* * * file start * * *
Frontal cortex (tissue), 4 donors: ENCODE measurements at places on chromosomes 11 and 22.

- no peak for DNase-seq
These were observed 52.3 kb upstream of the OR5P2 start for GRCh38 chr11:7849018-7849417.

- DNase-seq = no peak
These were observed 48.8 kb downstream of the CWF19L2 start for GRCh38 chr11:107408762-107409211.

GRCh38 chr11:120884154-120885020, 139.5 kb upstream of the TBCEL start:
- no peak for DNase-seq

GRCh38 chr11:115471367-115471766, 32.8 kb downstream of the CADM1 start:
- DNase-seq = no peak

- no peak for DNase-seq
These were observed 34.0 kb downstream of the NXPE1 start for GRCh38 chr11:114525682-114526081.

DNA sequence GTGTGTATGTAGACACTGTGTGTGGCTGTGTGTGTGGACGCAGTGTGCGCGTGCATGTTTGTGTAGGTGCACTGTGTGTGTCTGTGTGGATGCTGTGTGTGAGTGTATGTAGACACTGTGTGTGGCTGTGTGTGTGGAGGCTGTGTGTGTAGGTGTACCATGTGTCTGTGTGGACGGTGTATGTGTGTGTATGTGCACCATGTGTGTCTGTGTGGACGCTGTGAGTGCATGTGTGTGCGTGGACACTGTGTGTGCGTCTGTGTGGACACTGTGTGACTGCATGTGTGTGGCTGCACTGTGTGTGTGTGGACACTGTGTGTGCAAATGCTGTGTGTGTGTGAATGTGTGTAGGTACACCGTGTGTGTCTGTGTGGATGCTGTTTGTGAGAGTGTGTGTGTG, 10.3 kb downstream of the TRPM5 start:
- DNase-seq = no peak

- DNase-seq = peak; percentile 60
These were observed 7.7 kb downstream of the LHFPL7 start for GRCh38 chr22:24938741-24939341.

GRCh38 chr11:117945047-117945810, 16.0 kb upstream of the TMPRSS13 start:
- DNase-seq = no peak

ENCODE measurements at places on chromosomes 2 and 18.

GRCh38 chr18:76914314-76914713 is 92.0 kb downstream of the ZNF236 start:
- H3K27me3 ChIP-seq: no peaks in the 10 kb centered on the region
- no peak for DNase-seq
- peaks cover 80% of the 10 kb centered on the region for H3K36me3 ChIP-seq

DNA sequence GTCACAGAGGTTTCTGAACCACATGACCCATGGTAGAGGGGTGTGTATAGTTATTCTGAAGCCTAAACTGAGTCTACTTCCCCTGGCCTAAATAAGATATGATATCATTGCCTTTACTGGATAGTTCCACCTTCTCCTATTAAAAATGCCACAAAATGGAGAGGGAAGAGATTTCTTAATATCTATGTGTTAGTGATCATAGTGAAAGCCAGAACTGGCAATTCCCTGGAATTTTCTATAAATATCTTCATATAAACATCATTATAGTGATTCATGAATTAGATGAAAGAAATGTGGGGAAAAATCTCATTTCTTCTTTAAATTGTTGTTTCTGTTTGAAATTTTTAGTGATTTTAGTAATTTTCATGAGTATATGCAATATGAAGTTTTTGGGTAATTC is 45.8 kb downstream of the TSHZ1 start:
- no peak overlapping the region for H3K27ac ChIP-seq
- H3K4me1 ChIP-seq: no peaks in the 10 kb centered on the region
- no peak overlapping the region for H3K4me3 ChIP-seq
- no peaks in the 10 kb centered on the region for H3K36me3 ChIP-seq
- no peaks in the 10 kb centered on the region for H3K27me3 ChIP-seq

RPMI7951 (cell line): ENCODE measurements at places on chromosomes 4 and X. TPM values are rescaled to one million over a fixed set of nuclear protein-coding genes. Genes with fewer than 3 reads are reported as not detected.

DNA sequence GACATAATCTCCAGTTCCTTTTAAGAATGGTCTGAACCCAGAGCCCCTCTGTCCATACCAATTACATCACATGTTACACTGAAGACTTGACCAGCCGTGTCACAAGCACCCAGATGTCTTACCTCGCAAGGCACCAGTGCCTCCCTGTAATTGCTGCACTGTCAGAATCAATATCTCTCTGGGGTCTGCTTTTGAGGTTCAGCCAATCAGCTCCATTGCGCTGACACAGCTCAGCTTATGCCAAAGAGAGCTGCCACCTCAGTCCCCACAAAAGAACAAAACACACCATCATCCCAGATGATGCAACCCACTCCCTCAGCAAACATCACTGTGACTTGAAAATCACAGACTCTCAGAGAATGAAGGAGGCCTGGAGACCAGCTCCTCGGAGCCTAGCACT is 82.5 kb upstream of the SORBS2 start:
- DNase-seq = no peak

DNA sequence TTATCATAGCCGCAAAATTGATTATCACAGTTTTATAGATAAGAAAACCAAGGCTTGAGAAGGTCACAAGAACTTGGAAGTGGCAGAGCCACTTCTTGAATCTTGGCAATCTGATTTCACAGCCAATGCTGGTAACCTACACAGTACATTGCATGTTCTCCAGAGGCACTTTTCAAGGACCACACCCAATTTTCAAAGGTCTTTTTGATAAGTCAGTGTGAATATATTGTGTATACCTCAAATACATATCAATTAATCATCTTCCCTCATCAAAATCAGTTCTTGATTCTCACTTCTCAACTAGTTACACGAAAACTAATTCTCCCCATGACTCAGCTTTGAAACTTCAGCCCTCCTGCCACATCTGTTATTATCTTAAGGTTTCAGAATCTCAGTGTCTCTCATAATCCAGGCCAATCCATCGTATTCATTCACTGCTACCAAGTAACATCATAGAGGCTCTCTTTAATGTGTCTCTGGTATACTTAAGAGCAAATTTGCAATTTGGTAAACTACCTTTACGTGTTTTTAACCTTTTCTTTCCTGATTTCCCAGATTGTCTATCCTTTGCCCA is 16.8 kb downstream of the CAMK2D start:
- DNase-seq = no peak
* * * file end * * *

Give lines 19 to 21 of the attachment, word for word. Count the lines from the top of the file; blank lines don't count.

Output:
GRCh38 chr18:76914314-76914713 is 92.0 kb downstream of the ZNF236 start:
- H3K27me3 ChIP-seq: no peaks in the 10 kb centered on the region
- no peak for DNase-seq